Thursday, 18 July 2013

Harvest is comming

As we bask in this beautiful weather many farmers’ minds are turning to harvest. The winter barley is just turning and despite the hot weather, harvest is likely to be several weeks later than usual. However, this is much needed sun which will hopefully help fill out the heads of corn which last year simply did not develop properly because of the lack of sunshine.

Those livestock farmers who are growing maize will also be delighted to see the good weather because most of the maize went in very late and was slow to germinate and grow. In early July maize should be about knee high but many crops I have seen around here are well short of this but provided the sunshine continues it should grow by several inches a day and so there is hope that even the late sown crops will produce a sensible yield later this year.

However, some winter sown crops in particular look very poor and patchy due to the wet weather last year which meant that establishing a seed bed was nigh on impossible and so it is anticipated that in general crop yields will be down. Indeed those farmers who held their nerve and did not attempt to sow crops in difficult conditions last autumn may well have made the correct choice in waiting until the spring to sow the fields.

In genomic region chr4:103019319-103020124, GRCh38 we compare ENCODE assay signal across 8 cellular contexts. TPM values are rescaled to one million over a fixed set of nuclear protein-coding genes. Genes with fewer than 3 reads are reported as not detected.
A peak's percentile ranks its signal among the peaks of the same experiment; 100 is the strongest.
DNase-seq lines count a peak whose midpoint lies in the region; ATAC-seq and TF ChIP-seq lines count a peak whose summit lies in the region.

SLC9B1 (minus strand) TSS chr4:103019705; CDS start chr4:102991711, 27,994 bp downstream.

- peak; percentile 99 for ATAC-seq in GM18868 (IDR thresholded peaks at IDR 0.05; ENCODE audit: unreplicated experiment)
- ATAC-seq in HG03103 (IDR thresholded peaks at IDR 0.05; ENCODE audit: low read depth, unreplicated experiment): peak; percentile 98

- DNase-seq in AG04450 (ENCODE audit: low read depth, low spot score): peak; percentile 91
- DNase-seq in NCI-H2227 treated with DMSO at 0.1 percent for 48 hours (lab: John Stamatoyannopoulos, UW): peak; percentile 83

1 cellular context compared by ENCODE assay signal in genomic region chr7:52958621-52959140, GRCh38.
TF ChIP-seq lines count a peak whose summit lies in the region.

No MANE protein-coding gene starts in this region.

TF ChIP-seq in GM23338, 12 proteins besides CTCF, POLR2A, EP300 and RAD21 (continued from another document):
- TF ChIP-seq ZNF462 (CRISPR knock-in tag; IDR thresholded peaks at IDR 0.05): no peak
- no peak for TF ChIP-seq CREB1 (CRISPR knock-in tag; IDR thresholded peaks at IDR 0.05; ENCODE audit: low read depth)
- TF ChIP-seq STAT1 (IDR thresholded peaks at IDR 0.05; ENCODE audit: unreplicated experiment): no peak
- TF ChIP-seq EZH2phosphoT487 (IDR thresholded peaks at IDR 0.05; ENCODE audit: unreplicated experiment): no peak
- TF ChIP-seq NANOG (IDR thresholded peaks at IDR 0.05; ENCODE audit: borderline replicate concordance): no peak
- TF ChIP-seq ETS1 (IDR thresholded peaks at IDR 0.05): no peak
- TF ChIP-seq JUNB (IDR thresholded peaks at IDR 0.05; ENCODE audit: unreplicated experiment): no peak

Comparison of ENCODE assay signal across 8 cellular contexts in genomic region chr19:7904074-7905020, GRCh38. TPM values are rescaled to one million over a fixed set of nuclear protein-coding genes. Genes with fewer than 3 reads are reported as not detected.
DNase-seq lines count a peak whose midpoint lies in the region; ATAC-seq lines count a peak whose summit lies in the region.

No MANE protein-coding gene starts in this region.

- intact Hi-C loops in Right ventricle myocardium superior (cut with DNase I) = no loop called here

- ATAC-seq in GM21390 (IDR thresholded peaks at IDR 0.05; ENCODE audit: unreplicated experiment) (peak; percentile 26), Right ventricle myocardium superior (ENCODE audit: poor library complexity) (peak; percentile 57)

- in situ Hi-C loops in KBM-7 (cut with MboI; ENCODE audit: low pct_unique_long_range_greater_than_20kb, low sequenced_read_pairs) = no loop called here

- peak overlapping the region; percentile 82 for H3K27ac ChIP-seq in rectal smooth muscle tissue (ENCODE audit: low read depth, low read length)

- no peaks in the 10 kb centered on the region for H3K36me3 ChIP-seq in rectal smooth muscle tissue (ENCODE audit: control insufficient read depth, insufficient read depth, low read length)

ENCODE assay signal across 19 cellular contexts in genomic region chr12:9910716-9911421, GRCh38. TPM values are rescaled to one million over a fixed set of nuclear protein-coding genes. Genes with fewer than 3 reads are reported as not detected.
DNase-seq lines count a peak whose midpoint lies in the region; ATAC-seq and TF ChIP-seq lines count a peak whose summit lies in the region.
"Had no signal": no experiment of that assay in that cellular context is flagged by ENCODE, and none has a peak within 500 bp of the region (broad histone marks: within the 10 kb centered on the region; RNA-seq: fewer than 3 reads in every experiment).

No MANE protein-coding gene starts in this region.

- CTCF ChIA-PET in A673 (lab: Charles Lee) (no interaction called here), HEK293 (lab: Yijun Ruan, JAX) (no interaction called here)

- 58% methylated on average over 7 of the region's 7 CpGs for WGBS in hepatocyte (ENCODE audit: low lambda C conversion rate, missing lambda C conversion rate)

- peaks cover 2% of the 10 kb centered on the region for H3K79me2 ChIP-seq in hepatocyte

The disadvantage of spring sown crops is that they generally yield less than autumn sown crops and are therefore less profitable although input costs in the form of fertilisers and sprays also tend to be a little lower which helps underpin the bottom line to some extent.

But, there were plenty of farmers who did not hold their nerve last autumn who have some very poor crops in the ground. In some cases the extra costs that have been spent on re-sowing all or parts of their land will simply have not been worth it and they would have been better to spray the crop off and leave it fallow for the season in hope of getting a seed bed established in good time this autumn rather than throwing good money after bad.

So, although this spell of good weather is welcome, the aftermath of last year’s appalling weather is still to play itself out in what is likely to be a poor harvest this year with winter cereal and oilseed rape yields down sharply in particular.

James Stephen MRICS FAAV
Rural Practice Chartered Surveyor, Wells

T: 01749 683381

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